A visit to a different country?

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When we lived in Busselton I was still working for RPH, and would commute a few days every fortnight.  While it may seem like it was a bit of a drag, it had its positives.  Driving on my own for a few hours allowed me time to think and reflect, and to listen to some of my music!  This time of reflecting produced some of my best sermons and enabled me to ponder my role both in the church and in the world.  Even though I should have actually been pondering the road!

Sometimes in our busy lives, there is no time to ponder, no time to reflect on experiences that have been very profound.  We suddenly jump to another event, another activity, without first thinking how the previous event has affected us and the way we may see things.

Reflection is an active pastime.  It requires time, and space, but without it, we may go on repeating the same mistakes we always make, or continue a way of living that is not healthy for ourselves or for others.

I had an experience recently that needs a lot of reflection.  This is only the start.

I went up into the north of Western Australia for a week to help run a school holiday program for aboriginal kids living in a community just outside a major town.

While I had seen many pictures of the community and had heard about programs that had been running for a while, I was taken aback by the lack of resources that were to be found, by the lack of order, and by the lack of  infrastructure to cope with a demographic found more in developing countries than ones like ours.  Over 50% of the 400 people were under 18.

What I did find, however, were children who were energetic, generous in their affection, and fun loving.  I found elders trying to protect and education these children and the wider community. I found “white fellas”, who were compassionate and giving, and who were very conscious that they did not want to be just one of many people coming in and then disappearing after giving unwanted advice.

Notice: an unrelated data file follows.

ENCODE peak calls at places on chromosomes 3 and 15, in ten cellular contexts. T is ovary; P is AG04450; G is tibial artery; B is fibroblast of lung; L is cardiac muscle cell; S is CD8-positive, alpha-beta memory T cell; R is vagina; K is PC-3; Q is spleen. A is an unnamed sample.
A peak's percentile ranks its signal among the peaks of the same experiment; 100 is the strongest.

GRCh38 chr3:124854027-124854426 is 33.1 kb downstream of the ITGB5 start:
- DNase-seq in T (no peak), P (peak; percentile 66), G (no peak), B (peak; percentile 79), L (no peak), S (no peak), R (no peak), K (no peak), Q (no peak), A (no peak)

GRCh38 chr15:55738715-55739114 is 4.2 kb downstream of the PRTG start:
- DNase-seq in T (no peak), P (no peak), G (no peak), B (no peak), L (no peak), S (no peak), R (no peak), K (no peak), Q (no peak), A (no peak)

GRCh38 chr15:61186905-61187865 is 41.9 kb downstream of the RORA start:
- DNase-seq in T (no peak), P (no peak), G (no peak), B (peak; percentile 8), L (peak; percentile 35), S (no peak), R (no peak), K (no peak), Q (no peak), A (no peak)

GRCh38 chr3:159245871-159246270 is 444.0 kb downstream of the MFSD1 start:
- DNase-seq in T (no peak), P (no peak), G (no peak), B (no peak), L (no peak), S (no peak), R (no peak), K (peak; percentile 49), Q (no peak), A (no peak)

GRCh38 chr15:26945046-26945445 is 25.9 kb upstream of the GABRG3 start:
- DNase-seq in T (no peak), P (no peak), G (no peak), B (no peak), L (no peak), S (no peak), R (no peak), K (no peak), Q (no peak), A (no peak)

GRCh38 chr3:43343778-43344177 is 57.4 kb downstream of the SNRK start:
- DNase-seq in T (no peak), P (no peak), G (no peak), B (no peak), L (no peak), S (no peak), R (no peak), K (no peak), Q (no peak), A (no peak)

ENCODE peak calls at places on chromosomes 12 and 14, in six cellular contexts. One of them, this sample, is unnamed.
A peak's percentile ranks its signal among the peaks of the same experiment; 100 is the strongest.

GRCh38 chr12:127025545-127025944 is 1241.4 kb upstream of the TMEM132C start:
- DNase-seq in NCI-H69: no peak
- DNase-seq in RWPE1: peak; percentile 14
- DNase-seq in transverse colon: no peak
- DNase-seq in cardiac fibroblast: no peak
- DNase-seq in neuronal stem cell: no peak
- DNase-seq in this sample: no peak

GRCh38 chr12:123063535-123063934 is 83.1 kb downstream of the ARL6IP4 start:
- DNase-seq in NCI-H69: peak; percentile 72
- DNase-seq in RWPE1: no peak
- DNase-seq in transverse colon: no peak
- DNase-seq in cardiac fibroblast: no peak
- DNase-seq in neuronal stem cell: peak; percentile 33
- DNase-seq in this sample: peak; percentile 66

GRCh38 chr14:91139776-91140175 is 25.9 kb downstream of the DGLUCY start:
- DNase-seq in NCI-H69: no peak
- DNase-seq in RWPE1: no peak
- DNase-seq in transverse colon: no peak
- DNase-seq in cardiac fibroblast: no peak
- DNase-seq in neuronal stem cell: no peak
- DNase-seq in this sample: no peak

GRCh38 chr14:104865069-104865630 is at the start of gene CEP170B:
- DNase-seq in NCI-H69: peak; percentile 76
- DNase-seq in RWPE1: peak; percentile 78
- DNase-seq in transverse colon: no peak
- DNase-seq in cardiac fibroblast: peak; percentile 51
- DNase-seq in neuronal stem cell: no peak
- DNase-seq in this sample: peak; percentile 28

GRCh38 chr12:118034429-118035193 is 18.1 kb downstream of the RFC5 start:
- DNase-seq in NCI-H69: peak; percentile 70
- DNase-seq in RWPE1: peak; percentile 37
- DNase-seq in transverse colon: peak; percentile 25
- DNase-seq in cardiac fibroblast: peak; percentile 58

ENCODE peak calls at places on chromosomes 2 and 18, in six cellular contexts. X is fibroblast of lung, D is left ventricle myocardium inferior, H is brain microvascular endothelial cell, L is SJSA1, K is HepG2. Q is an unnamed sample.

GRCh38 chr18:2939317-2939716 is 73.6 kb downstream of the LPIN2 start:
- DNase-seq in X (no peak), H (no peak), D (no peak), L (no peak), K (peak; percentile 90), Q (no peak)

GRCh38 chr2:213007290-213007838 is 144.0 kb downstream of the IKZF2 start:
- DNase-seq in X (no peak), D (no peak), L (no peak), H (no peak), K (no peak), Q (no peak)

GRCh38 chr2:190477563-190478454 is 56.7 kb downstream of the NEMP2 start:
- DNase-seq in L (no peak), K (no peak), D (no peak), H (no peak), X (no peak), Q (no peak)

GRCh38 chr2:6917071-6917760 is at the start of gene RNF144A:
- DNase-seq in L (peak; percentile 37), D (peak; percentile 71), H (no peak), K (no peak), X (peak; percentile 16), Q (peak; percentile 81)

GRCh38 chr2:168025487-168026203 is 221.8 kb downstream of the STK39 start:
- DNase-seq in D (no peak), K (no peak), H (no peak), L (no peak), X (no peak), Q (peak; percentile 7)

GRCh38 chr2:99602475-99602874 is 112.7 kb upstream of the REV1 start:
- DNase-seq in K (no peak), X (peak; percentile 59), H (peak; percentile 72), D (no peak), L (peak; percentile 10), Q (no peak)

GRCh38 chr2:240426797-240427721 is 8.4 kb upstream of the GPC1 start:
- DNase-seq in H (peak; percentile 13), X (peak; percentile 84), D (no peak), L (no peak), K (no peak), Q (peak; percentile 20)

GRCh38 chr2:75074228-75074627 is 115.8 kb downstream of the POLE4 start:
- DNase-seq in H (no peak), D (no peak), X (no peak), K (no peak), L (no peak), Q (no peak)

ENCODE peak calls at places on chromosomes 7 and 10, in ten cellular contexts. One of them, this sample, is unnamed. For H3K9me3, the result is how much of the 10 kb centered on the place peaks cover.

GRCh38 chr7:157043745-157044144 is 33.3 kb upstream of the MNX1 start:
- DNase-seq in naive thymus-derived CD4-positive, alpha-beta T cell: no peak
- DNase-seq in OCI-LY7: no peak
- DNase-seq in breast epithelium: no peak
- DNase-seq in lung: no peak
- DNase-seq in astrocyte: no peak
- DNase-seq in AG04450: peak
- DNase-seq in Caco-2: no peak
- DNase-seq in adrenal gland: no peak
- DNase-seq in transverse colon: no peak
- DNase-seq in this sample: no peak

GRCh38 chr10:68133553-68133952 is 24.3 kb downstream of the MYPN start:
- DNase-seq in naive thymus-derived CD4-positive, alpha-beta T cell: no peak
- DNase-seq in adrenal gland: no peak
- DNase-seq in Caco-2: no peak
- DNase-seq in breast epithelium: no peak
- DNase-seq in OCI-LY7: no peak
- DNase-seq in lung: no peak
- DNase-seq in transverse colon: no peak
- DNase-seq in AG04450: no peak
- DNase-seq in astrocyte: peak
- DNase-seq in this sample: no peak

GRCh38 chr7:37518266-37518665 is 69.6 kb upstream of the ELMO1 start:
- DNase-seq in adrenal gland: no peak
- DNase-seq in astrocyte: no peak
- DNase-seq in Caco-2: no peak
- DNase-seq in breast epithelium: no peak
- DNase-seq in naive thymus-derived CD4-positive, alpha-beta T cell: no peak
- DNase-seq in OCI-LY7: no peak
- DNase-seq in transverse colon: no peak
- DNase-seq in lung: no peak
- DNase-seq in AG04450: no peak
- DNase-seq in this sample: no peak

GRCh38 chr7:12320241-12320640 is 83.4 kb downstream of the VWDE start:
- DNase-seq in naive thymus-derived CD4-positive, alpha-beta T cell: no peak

I found I loved the wide open spaces, the red dirt and the boab trees.  The environment, though harsh, seems to give a freedom not found in the city, with all its services and recreational activities.

And I found that the God of sea and sky, the God of you and me is also the God of our indigenous brothers and sisters.  Reflected in their belief in the Wandjina, a supreme spirit being, which has eyes for seeing but no mouth with which to judge, is a God who has been carried with them through the generations.  Their spirituality can teach us much about connecting to each other and all of creation.  Creation stories are needed by every culture and generation, to find who they are and where they come from. We have both the biblical genesis stories, and our beautiful magnificent stories of the development of the universe and the stars and planets.  The aboriginal people have their own stories which link them to the land and to their forebears which they generously share if we listen.

Yet….

I am realistic, and acknowledge the harshness of the problems facing these communities.  Years of dependency, the problems of alcohol, and the lack of parenting of the next generation leads one to despair.  The reasons are complex, but the forced moving of the communities further and further away for their lands, and the social and racial injustice over many years, reflected in poor health and education standards, have not helped.

But acknowledging the realities does not change things. Action and involvement changes things.

There is hope, there is always hope. But hope is much more than wishful thinking.

Hope is about seeing a better, more life giving way and then following that way bit by bit until it becomes a reality. It’s not wishing for something to happen and then not doing a damn thing to help it happen.  It’s getting in and participating in whatever way we can.

And it may take generations or it may just take one. Sometimes change can never seem like it is coming, and then, it does, with a bang.  Or it can come silently, without us noticing that things are different. Suddenly we look around and things have changed.

In reflecting on our time, it is like so much of life, light and dark together, intertwined.  But as Jesus followers, God bearers, we will always follow the light.

So I will be back, again and again to this community and its people, until suddenly the light stays on.

 

Karen

 

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